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Gluten Free


We advise patients to avoid wheat, gluten and sugar – but the article below highlights how labels itself can be misleading to consumers. Just because it says so on the label does not mean that it is the best product for you. The best advice? Do your research on a product, but also, listen to your body.

“Last year, doctors at Columbia University found that people with celiac disease frequently use probiotic supplements, but that those who take these products tend to experience more symptoms of the disease than those who do not.

Now these experts say they may know why: More than half of the top-selling probiotic supplements they analyzed contained gluten, a protein found in wheat, barley and rye that is harmful to people with celiac disease. The authors of the study found gluten in probiotic supplements that carried ?gluten-free? claims on their labels, and they discovered that the most expensive supplements were just as likely to contain gluten as the cheapest products.”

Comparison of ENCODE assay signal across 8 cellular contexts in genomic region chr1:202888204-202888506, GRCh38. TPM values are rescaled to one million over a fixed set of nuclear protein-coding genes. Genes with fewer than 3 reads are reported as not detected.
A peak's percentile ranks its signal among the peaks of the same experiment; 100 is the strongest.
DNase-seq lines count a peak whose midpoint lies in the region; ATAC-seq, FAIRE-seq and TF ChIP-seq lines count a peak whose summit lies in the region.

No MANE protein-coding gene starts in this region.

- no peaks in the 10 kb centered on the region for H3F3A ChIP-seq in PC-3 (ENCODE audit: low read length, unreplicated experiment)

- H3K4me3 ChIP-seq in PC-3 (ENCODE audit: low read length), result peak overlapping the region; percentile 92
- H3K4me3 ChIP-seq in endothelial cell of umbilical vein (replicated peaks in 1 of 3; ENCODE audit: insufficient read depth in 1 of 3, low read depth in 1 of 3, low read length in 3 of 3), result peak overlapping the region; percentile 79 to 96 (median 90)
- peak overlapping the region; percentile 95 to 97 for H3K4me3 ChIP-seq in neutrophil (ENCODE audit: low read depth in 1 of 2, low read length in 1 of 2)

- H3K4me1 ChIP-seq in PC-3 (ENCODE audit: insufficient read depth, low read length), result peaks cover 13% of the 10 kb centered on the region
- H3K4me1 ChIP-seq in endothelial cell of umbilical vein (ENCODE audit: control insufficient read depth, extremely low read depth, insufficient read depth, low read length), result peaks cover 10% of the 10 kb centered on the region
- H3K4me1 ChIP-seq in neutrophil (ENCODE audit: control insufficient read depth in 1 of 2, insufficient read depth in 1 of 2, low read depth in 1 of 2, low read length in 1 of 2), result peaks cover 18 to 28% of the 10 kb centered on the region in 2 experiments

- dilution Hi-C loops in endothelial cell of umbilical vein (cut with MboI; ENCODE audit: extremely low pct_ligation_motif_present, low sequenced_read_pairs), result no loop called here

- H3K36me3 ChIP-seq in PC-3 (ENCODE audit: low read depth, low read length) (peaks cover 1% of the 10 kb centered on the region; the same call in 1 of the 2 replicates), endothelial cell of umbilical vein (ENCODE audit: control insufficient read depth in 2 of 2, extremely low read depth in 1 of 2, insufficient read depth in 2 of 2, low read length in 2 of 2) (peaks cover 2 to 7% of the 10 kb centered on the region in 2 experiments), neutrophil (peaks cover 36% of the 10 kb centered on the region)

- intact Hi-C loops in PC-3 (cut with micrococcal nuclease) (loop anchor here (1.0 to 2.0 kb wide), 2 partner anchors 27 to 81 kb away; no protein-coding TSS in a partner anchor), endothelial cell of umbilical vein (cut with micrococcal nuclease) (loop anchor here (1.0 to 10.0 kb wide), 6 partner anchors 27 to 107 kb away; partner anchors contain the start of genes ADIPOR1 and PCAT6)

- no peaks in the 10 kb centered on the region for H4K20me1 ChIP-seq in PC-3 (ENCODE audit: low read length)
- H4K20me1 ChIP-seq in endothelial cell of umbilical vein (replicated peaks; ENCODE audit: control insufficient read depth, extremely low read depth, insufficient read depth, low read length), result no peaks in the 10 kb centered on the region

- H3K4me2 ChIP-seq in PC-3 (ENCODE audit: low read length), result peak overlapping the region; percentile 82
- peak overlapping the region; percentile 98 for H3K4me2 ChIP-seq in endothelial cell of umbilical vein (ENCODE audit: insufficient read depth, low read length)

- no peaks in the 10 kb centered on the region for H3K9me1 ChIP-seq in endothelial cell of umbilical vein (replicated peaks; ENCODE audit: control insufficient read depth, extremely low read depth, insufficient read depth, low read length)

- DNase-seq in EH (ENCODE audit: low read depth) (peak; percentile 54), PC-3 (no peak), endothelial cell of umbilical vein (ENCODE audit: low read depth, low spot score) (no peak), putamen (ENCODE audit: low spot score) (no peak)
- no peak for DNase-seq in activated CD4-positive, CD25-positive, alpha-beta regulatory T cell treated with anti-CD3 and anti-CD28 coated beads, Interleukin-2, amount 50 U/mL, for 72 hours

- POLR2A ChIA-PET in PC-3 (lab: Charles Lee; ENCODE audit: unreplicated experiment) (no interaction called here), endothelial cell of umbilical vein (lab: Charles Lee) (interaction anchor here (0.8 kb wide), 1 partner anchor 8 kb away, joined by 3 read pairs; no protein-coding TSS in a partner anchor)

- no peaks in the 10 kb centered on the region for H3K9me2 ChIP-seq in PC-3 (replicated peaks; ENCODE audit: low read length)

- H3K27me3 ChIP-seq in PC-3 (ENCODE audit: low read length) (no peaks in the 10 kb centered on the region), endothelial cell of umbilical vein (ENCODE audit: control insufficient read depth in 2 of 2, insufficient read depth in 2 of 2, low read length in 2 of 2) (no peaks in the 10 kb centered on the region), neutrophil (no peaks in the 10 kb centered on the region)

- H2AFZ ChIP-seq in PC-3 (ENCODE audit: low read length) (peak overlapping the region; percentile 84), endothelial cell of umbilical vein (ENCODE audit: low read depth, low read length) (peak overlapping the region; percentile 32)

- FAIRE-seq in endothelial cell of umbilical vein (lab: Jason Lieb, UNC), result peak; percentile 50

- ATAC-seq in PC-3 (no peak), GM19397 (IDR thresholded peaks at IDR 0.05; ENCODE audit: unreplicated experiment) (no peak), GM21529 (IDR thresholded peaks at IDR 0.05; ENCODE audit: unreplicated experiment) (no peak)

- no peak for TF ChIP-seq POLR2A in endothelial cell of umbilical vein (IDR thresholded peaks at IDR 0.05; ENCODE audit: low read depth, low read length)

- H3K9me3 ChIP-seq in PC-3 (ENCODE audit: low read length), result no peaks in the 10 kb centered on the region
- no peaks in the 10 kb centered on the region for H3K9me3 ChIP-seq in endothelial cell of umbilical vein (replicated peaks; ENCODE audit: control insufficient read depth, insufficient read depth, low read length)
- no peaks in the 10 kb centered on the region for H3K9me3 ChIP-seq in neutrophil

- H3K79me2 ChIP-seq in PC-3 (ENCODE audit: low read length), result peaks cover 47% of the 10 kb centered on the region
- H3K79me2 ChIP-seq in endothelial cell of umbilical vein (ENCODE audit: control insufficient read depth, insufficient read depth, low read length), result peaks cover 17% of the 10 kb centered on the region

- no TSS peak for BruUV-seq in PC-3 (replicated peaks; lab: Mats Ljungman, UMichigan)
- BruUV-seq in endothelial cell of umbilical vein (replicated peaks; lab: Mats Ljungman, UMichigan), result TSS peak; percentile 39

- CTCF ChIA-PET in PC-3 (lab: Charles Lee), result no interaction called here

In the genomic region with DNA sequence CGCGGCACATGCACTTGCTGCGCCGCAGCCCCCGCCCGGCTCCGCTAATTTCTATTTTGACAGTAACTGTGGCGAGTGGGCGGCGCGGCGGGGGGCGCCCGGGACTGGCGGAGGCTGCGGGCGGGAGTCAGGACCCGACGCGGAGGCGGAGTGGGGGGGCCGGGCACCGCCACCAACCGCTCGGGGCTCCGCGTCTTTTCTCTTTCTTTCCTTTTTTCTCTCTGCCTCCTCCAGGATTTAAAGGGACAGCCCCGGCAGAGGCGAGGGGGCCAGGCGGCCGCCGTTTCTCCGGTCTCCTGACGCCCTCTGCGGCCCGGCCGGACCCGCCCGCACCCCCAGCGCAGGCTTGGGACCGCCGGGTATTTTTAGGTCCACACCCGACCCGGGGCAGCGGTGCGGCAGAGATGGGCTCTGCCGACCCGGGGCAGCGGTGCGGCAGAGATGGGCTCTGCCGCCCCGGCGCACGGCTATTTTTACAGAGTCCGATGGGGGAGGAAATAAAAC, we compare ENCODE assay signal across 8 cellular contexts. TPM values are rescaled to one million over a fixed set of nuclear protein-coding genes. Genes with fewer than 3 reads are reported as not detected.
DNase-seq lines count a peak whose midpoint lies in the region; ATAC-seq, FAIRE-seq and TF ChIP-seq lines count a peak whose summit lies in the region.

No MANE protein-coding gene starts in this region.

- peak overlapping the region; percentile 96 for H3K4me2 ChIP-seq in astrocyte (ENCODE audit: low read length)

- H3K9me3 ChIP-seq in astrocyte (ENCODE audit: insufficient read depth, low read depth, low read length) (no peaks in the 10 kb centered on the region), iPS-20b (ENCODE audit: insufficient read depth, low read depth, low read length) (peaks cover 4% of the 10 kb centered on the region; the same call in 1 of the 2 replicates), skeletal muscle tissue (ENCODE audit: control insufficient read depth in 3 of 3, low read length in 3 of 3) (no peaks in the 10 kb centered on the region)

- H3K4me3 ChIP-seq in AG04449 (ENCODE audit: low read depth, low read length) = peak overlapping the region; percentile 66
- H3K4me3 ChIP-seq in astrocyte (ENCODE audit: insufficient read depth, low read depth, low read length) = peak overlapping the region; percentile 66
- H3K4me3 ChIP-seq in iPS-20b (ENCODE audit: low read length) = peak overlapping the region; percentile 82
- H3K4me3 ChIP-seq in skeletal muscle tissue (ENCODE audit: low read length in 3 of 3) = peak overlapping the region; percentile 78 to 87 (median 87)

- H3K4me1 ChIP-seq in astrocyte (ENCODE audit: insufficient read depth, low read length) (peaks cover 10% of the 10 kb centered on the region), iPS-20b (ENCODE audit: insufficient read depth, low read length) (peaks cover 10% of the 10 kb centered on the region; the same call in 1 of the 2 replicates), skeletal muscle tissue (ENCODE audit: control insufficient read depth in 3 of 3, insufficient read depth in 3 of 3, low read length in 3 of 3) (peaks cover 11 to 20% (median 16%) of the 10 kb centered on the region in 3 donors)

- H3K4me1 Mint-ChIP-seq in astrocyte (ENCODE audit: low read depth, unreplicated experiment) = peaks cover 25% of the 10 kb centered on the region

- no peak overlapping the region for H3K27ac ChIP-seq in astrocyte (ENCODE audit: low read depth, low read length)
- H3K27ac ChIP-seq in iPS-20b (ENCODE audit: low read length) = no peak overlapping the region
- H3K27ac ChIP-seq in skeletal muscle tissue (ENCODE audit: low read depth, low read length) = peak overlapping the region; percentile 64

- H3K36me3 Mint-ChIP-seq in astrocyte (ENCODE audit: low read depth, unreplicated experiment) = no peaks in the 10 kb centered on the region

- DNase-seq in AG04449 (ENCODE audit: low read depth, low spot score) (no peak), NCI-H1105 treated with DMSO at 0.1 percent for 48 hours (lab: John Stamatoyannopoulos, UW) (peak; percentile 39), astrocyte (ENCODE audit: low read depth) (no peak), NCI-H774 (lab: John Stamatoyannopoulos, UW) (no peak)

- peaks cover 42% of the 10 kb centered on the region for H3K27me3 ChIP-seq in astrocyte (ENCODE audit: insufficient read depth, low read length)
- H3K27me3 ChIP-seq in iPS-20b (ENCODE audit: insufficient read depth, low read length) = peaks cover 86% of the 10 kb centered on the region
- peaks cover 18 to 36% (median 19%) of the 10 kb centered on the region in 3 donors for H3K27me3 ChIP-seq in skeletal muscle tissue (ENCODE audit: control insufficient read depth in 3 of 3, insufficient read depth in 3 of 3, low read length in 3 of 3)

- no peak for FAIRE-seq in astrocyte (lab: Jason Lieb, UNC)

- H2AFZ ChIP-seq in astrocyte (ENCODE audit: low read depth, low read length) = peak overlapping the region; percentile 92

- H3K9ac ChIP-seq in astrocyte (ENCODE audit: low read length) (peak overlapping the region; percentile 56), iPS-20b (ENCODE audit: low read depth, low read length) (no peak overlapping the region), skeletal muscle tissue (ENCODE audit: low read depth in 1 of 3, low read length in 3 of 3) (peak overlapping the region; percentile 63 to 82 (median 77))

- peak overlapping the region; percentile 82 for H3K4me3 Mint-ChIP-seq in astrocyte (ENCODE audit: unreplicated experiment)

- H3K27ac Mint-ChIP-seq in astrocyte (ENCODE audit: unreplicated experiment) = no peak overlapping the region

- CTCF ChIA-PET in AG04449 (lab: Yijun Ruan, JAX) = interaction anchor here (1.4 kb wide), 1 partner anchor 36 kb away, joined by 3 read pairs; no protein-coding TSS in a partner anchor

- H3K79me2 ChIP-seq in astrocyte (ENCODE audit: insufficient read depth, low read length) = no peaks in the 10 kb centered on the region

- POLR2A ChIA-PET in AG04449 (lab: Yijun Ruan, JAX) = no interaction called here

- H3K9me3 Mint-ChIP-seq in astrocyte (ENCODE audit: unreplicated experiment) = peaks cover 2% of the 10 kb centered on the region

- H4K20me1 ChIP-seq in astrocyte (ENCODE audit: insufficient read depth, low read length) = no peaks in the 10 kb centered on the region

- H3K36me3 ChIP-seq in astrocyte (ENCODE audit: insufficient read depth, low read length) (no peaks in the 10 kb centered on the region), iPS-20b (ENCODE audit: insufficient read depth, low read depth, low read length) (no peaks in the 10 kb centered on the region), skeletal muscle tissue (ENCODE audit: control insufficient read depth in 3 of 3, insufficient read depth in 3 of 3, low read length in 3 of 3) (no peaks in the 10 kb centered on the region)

“Studies show that celiac patients who use probiotic supplements report that they have a higher quality of life but ? paradoxically ? more bloating, cramping, irregular bowel movements and other symptoms of celiac disease, said Dr. Benjamin Lebwohl, an assistant professor of medicine and epidemiology at Columbia?s Celiac Disease Center.”

“He also said that even among people with wheat allergies and celiac disease, the level of gluten that can be tolerated varies tremendously from one person to the next. Some people ?may be much more sensitive to even less than 20 parts per million,? he said. ?So the question that comes up is: Why do these products have gluten anyway??”